Howard Stein began collecting photographs in the 1980s. In those early years, he acquired significant works by nineteenth- and early twentieth-century masters, but also had a growing interest in contemporary photography. As his collection grew, Mr. Stein became actively engaged with many of the photographic artists he was encountering. He understood the profound impact of photography and its potential to influence every sphere of human endeavor, becoming an important advocate for the medium. His collection took on a life of its own, much greater than the sum of its parts. Taken as a whole, it is an active conversation between the past, present, and future.

In 1998, Mr. Stein founded Joy of Giving Something, Inc. (JGS), a not-for-pro! t organization dedicated to the photographic arts. His vision was to create a foundation at the forefront of modern photography, offering support for artists who were taking risks, redefining the field, and doing work of social significance. Mr. Stein donated a significant portion of his private collection to JGS, giving the foundation the mandate to carry out its mission.

One of JGS’s earliest initiatives were the “Corridor Shows,” a series of compact, economical photography shows with original supporting material. Incorporating a video of the artist at work, a published book, and exhibition prints, the program offered museums easy access to new and exceptional talents at little cost and with a minimum of long-range planning.

JGS also created the photography journal Witness, distributed by Nazraeli Press. Each issue was guest-edited by a contemporary artist whose photographs and writing were featured in that issue. Witness editors/artists have included such luminaries as Lee Friedlander, Todd Hido, Daido Moriyama, Martin Parr, and Stephen Shore.


In the earliest years of the Internet explosion, JGS put much of its collection of photographs online, making it one of the earliest cyber-museums on the web. This was followed by the creation of the Forward Thinking Museum, a virtual gallery for showcasing new artists. FTM continues to support emerging artists with curated exhibitions, a quarterly juried contest, and an annual artist award.

Over the years, JGS has produced a number of original video series, including The Observer Observed, which documented the artistic process of twenty-four contemporary photographers; Art and Science, which explored the use of photography in scientific research; and Careers in Photography, which spotlighted alternative ways of making a living with a camera.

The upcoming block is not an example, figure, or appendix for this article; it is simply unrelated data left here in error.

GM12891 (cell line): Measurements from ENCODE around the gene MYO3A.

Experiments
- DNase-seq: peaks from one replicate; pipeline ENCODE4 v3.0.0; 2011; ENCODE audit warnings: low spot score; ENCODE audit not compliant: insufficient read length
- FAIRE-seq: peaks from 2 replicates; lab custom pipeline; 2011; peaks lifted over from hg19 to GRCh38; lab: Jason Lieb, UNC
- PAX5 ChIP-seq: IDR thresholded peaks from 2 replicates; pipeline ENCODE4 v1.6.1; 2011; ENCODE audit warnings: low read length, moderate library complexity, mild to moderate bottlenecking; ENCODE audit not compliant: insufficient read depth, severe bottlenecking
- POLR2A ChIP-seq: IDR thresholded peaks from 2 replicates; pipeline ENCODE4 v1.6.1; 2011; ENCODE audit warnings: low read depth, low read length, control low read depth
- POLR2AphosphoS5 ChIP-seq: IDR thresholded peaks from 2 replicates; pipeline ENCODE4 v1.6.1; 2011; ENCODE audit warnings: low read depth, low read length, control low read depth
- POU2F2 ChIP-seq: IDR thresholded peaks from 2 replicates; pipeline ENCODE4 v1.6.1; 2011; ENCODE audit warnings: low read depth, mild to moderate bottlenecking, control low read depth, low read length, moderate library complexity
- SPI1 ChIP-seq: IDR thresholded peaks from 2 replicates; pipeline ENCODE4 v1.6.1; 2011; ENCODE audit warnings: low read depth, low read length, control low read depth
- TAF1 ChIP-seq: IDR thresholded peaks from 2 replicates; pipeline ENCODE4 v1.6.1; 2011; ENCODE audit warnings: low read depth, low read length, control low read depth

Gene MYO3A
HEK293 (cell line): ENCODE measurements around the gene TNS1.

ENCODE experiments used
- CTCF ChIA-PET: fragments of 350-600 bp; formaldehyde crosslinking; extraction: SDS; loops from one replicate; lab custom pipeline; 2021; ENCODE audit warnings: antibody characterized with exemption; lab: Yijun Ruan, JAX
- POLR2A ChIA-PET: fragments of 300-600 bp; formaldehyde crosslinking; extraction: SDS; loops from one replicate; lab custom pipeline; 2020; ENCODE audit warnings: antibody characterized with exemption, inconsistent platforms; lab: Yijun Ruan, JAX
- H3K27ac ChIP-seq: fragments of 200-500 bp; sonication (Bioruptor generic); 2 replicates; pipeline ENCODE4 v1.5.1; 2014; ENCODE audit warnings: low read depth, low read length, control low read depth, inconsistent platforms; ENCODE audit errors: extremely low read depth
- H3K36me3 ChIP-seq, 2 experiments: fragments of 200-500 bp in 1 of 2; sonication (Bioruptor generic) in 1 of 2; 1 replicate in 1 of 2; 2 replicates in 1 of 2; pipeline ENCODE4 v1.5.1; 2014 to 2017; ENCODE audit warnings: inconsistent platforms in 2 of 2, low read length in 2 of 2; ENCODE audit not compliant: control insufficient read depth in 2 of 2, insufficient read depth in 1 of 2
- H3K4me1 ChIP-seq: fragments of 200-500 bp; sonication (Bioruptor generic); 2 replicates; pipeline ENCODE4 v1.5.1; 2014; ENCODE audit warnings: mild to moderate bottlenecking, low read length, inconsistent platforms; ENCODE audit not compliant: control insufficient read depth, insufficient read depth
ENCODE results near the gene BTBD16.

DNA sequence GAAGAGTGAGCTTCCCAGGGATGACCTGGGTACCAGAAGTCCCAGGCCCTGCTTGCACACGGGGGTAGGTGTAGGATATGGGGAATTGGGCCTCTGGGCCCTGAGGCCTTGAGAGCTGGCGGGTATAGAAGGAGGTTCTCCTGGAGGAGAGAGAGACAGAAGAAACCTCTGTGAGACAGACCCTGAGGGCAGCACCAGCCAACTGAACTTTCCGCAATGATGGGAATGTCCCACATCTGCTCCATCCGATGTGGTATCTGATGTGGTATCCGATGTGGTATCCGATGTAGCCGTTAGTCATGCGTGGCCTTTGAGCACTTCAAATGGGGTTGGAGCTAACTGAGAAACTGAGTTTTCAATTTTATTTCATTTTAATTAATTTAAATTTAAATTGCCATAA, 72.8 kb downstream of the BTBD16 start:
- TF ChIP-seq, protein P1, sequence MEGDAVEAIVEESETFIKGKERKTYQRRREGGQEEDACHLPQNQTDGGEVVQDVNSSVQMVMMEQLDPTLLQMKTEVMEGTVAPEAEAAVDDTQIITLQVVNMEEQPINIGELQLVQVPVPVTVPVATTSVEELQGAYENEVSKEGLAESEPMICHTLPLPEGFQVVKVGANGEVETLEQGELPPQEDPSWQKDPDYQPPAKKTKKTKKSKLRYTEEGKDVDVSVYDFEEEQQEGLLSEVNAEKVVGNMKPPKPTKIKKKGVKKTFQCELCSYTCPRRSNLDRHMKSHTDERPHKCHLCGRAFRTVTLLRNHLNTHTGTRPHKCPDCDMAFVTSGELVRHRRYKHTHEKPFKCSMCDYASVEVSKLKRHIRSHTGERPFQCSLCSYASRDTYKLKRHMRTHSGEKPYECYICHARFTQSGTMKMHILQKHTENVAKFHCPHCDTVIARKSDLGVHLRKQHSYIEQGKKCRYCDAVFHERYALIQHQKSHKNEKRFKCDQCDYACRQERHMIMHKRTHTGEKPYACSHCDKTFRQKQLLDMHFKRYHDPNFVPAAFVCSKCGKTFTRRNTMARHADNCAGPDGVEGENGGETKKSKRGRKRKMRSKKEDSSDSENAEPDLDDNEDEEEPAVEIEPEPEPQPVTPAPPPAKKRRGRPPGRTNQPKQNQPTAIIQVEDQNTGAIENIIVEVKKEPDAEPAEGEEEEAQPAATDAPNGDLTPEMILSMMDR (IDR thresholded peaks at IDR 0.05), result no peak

Another goal of the foundation is improving arts education in New York City and nationally through grants and scholarships, afterschool programs, access to museums, mentoring, and online engagement. College scholarships have been established in partnership with museums and educational organizations, including Imagining America, The Studio Museum in Harlem, ICP, Appalshop, Perpich Center for Arts Education, and Santa Barbara Museum of Art. To date, more than fifty scholarships have been awarded to students pursuing post-secondary education in photography or media arts.

In 2011, JGS launched an afterschool photography program at the Urban Assembly School for Wildlife Conservation in the Bronx. Students meet once a week to learn the basics of digital photography. The program culminates in an exhibition at the Poe Park Visitor Center on Grand Concourse. JGS also provides funding for photography programs at Lower Manhattan Community Middle School, Mark Twain Intermediate School for the Gifted & Talented, The Boys’ Club of New York, Photography and Literacy Project (PAL Project) at Syracuse University, and Community Darkroom at the Genessee Center for the Arts in Rochester.

The sale of the 175 works featured in this catalogue will allow Joy of Giving Something to further its not-for-profit mission and expand its active charitable programs.

To learn more, please visit our websites:

Wayne Maugans
Education and Outreach Director, JGS, Inc.